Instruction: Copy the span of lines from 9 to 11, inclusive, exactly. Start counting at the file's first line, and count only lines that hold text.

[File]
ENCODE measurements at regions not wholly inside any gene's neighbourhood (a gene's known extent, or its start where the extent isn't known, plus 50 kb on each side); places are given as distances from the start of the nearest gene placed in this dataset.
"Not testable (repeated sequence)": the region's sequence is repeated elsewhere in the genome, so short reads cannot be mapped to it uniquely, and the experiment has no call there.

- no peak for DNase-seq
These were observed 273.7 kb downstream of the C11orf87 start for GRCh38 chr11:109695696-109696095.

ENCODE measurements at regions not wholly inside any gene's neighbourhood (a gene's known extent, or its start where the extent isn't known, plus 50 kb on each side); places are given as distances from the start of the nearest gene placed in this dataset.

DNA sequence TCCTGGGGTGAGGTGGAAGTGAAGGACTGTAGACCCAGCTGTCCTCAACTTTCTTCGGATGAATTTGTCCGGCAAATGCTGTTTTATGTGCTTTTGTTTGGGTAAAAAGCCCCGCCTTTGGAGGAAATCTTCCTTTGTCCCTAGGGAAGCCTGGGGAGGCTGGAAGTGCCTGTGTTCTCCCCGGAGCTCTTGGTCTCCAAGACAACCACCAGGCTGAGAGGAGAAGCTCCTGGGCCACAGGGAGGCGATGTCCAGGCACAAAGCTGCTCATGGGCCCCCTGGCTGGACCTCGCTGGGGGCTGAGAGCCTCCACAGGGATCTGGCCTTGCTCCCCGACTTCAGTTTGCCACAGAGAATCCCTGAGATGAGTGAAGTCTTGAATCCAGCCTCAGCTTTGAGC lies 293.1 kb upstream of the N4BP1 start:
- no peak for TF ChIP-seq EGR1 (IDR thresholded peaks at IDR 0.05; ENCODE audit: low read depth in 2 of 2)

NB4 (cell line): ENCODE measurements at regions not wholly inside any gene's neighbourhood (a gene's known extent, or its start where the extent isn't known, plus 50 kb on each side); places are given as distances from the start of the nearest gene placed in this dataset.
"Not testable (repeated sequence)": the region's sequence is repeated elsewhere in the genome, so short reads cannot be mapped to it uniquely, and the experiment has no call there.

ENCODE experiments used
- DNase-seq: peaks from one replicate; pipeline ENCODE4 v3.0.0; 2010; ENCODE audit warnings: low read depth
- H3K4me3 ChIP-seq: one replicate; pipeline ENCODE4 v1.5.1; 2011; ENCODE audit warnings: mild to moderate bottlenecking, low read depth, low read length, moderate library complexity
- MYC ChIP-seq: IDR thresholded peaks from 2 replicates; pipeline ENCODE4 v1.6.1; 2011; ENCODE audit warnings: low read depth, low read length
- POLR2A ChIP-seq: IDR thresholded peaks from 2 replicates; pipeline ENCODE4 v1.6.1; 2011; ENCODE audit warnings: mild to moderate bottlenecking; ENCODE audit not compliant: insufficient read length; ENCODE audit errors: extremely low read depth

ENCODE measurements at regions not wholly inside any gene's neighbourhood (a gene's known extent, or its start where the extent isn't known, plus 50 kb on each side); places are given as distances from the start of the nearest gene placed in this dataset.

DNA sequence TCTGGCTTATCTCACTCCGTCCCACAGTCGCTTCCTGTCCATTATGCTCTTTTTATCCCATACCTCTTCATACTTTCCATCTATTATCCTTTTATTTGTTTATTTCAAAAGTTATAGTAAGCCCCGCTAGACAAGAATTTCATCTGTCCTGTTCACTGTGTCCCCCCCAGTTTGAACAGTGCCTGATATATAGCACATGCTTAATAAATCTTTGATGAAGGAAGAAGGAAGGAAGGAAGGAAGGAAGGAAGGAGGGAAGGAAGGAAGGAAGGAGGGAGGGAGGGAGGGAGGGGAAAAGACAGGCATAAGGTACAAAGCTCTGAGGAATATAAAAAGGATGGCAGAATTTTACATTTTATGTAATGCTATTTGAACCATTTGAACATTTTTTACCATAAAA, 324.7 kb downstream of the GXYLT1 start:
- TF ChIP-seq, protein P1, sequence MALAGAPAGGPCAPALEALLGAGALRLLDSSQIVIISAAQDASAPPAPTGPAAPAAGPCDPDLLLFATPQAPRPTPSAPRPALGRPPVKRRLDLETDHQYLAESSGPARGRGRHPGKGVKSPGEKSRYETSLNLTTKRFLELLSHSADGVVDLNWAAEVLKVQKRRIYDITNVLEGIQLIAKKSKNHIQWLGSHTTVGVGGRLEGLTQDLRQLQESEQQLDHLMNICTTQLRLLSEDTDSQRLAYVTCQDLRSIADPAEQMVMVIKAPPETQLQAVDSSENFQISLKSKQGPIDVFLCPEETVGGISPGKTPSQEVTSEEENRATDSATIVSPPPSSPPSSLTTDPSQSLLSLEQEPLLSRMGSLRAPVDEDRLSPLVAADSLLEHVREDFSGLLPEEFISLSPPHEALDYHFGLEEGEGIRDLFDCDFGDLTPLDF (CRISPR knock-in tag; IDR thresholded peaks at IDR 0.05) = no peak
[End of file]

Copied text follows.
"Not testable (repeated sequence)": the region's sequence is repeated elsewhere in the genome, so short reads cannot be mapped to it uniquely, and the experiment has no call there.

ENCODE experiments used
- DNase-seq: peaks from one replicate; pipeline ENCODE4 v3.0.0; 2010; ENCODE audit warnings: low read depth